Nature and quality of the sound affect the taste 

The Japanese tea connoisseurs quickly realized that the quality and type of clay exert an important influence on the taste of green tea prepared in the Tonkanne. The highly mineralized material chemically reacts with the minerals of the water taken for the preparation. Each key leg holds different amounts of iron, zinc, copper, chromium, manganese, etc. But not only the composition of the different keys, but also the processing method of the sound each lead to a different composition of the ingredients and thus to a different flavor influence. For example, including black clay holds much manganese, but the only emerges through the burning of oxygen supply. A particularly important factor is the amount of iron, the firing temperature and the degree of saturation with oxygen. One speaks of the activation of the iron. So also look the same clay pots can have different effects. But most Tonkannen (99% estimated) today are produced from artificially mixed sound, the taste in any way come close to Kyusus of artisanal distilleries use natural sound. Natural tone has a significantly greater porosity (almost twice as high melting point of the natural iron) and a particular crystal structure. Particularly good distilleries create from a wide variety of tones to Kyusus true works of art that are very conducive to the taste of green tea. Are particularly famous master of this particular production forms Banko Yaki, Tokoname Yaki Yaki and Mumyoi. 

The production of natural clay


(; City in the southwest of Gifu Pref, Chubu region 大 垣) under the name onco Yaki (温故 焼) produced the first Kyusus from the green tea so important for the preparation material of clay were in Japan in 1859 in Ogaki. Yaki (焼) is Japanese for burning. They were first made in Japan using a potter's wheel, but the basics of the quality and characteristics of the keys come from China. High quality red clay has even been used in China for its mineral content to stop bleeding.To date, the Kyusus are produced in the same traditional way. Particularly good qualities are still made by hand. It quickly established themselves four important centers of production of teapots made of clay, namely along in the middle of Japan running along tectonic lines JMTL and ISTL in their surroundings clay is found in particularly high mineral composition:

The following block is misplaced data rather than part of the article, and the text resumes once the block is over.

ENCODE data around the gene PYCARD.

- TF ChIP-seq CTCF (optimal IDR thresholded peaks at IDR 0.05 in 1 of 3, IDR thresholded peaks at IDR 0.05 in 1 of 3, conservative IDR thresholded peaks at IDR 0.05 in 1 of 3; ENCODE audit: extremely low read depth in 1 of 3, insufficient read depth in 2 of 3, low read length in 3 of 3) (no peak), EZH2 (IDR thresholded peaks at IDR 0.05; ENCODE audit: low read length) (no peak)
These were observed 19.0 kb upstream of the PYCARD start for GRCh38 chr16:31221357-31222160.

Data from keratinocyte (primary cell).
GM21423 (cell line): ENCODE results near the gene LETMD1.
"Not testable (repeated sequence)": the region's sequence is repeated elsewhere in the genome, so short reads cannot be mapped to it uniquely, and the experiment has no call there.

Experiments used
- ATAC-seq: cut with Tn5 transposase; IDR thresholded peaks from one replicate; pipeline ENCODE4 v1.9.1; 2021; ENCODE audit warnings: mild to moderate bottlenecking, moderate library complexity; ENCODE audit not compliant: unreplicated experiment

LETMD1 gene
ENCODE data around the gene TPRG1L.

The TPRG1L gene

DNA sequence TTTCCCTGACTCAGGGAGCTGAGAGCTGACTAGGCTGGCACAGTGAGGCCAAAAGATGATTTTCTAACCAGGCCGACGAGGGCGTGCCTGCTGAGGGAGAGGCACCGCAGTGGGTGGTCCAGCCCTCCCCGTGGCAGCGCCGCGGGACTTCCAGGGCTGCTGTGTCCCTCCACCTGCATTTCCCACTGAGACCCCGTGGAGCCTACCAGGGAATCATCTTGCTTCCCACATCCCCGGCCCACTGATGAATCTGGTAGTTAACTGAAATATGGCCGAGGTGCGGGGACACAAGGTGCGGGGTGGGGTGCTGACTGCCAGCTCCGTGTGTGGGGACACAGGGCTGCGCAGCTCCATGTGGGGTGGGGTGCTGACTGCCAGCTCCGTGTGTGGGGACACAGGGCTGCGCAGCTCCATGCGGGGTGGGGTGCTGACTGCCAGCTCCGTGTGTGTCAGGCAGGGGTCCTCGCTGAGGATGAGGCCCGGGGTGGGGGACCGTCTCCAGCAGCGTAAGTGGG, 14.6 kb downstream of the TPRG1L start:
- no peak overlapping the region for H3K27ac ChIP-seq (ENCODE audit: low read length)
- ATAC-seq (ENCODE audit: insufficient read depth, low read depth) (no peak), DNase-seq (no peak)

• Banko Yaki (万古焼, Mie Prefecture): purple clay (yellow in the original form), high firing temperature and unsaturated fire lead to the activation of the iron content, great material surface (porous), the tea is much milder and gentler, the scent is slightly reduced and the taste richer and lasting. Especially suitable for mild teas. Highest quality and most respected in Japan.
  • Onco (温故焼, Gifu)
  • Tokoname Yaki (常滑焼, Aichi Prefecture),
  • Mumyoi Yaki (无名异焼, Niigata Prefecture): strong mineral- red clay (the more iron the redder), mixed with one part yellow tone for the sake of flexibility. The clay, after firing hardened in a special procedure by pressing by hand (Namamigaki). The tea flavor is extremely soft and creamy texture. Another by a special firing process loses the sound of iron and isblack . Black clay teapots produce a somewhat nobler taste than red clay.